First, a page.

Los Angeles Rat Infestation Continues- Worries About Typhus Grow
The Los Angeles rat infestation that last year caused outbreaks of Typhus continues even after the city promised to clean it up. They cleaned it up after an interview with news media, but the trash pile is back and has been for seven months. The rats love it, and we’re not talking about the ones in Sacramento.
NBC stated that when the trash heap was reported to authorities, they were told it could take up to 90 days to get it cleaned up.
This is drone footage of the trash via NBC
Infectious disease specialist Dr. Jeffrey Klausner, of UCLA, said there’s no time to waste. Trash and food waste attracts rats,” said Klausner. “It does pose a public health risk.”
An out-of-control rat population can even lead to the spread of dangerous strains of salmonella and bubonic plague, he noted.
Other large U.S. cities, like New York and Washington DC, have teams devoted to aggressive rat control. In the nation’s capital, they’re experimenting with bait stations laced with a rat contraceptive.
But in Los Angeles, the I-Team learned there is no plan or program to control the growing rat population that feasts at trash piles like the one on Ceres Avenue.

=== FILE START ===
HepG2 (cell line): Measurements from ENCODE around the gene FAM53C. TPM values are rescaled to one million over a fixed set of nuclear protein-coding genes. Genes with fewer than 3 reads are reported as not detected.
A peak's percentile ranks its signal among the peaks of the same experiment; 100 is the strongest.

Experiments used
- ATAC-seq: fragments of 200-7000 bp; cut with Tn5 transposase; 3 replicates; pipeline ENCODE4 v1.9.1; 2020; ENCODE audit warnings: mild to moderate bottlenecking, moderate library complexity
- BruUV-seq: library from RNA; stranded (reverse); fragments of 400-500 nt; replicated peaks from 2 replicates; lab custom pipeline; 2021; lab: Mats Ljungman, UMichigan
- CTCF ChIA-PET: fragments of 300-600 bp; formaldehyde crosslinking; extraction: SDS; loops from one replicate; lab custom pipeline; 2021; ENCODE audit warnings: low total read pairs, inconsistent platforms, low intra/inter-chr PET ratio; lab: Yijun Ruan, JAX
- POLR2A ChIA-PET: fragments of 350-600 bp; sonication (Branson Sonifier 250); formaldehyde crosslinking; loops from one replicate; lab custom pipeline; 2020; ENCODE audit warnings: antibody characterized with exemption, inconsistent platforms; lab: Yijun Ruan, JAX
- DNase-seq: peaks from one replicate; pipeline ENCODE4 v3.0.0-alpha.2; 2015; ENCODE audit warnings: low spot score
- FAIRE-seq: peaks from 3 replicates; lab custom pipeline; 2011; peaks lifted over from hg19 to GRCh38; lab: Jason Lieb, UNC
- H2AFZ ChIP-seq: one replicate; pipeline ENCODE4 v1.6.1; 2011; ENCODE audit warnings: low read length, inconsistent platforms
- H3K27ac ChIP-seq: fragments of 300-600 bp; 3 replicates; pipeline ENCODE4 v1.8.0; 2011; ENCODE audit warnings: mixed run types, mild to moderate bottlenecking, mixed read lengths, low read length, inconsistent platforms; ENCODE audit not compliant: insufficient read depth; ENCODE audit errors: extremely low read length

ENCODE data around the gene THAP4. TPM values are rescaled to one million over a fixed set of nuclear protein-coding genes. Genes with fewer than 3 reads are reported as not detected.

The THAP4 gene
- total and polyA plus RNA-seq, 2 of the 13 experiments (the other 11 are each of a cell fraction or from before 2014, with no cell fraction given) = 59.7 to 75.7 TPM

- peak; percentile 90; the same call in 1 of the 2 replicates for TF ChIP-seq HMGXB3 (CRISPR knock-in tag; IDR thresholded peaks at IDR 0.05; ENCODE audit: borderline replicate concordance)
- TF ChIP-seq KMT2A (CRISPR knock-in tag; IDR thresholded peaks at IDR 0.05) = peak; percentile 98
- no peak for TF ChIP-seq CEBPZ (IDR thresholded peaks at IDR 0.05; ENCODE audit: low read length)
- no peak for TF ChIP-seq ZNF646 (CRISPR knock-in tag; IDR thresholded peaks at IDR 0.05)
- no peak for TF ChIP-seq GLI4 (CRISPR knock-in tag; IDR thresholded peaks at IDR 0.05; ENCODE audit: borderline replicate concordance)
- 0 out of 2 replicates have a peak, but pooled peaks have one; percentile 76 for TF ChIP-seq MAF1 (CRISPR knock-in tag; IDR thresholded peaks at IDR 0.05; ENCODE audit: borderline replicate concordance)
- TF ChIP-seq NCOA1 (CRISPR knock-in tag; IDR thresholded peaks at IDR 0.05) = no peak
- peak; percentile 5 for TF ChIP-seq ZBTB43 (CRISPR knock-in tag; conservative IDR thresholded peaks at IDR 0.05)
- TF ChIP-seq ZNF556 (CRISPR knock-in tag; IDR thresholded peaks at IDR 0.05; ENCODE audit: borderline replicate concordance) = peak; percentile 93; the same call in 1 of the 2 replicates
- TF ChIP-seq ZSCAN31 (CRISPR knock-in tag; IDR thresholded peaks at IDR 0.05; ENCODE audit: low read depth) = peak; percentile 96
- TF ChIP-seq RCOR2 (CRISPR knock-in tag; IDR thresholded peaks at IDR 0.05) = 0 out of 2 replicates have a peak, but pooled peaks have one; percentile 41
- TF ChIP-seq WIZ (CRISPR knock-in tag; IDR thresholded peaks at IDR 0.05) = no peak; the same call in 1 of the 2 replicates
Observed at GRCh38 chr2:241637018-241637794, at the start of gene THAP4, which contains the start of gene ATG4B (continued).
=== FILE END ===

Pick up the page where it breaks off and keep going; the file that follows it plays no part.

“It’s something that we’ll look into,” said Pepe Garica, of Los Angeles’ bureau of sanitation.
From Rats in LA to Poop in SF
Let’s add this to the poop problem in San Francisco. Human feces also attract disease. Human poop can transmit:
“bacterial infections that can be transmitted include cholera and other infectious diarrhea (also called dysentery) such as E coli diarrhea, salmonella or shigella; viral infections that are transmitted fecally include rotavirus, norovirus (which causes food poisoning on cruise ships).” San Francisco has hired 5 people for “poop patrol” and paying them $184,000 per year due to the overwhelming presence of people poop in their city and public parks.
Lately there has been a brownout in the Bay Area… Since 2011, there have been at least 118,352 reported instances of human fecal matter on city streets. @ForbesOpinion https://t.co/4nzW2iNLvf pic.twitter.com/4itldSUafq— OpenTheBooks (@open_the_books) April 17, 2019
What once was beautiful is now a swirling cesspool of potential disease in two Calif cities. How did it get so bad? Ask the Democrat leadership.
Featured photo of rats- screenshot from NBC